The Alito charade
Indeed, as Jeffrey Toobin argues in this week's New Yorker, the nominating process has been a charade since the late 80s. An excerpt:
Republican nominees have been particularly cagey about expressing a view on the fate of Roe v. Wade. Their reluctance may be as strategic as it is prudential: a recent poll shows that almost seventy per cent of the public would oppose Alito’s confirmation if he were committed to overturning Roe. (The last two Democratic nominees, Ginsburg and Breyer, made plain that they would protect a woman’s right to choose.) Politically, Alito’s silence may be golden, but it is absurd that it is tolerated. Like most candidates for public office, the eighteen senators on the Judiciary Committee went before the voters of their states with public stands on the issue of legalized abortion. Indeed, virtually all politicians in the country are expected to have a view on Roe, yet the nine individuals who can actually decide its fate are not.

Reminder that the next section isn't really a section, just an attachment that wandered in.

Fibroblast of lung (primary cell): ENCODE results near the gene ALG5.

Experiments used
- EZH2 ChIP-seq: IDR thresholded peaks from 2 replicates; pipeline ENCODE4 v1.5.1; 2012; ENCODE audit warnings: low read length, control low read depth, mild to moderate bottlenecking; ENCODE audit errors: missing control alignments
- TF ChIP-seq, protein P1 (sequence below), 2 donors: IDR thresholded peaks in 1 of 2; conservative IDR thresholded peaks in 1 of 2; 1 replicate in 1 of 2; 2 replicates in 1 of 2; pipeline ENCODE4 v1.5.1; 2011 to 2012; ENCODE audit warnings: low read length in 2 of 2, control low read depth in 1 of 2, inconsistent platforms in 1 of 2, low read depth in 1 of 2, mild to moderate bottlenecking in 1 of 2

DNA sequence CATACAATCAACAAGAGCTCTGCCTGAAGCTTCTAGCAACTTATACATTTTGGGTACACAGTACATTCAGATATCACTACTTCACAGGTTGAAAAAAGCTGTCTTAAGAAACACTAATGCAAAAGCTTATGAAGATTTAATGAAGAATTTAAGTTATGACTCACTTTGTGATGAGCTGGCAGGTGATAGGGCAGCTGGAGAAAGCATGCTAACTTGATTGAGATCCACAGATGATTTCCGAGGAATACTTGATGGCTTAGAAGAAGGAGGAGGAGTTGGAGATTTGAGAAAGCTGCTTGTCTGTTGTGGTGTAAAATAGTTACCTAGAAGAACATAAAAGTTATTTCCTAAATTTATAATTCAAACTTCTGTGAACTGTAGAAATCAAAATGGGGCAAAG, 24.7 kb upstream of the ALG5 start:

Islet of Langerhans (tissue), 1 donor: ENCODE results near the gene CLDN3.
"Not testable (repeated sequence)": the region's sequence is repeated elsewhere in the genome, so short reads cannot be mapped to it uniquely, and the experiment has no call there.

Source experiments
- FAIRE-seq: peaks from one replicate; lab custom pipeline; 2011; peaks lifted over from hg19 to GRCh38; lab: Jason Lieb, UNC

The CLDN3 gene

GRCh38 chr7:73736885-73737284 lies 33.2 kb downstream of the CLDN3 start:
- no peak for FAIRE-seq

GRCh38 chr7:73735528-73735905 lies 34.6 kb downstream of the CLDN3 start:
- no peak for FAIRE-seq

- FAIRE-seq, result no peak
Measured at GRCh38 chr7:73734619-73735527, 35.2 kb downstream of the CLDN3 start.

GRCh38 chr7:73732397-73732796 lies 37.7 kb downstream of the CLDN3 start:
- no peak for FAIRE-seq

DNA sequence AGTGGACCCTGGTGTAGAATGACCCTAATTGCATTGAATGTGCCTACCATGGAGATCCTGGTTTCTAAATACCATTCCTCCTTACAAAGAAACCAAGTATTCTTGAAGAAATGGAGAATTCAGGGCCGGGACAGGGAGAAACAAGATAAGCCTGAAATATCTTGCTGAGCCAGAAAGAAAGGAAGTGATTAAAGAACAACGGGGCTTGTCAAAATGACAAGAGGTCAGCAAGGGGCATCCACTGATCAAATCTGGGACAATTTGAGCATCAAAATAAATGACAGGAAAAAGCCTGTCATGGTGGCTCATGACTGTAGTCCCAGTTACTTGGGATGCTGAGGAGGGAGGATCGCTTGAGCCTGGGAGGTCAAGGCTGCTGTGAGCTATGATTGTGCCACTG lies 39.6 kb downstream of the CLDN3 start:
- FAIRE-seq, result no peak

Of course, the job of Justice is more than politics alone, and Alito’s career, as well as his testimony, shows him to be a man of intelligence and integrity. He’ll master the craft with ease. But it is disheartening that a matter of such importance as confirming a Supreme Court Justice is a charade—about the nature of the job, about the character of the nominee, and about a process that tells us everything except what we need to know.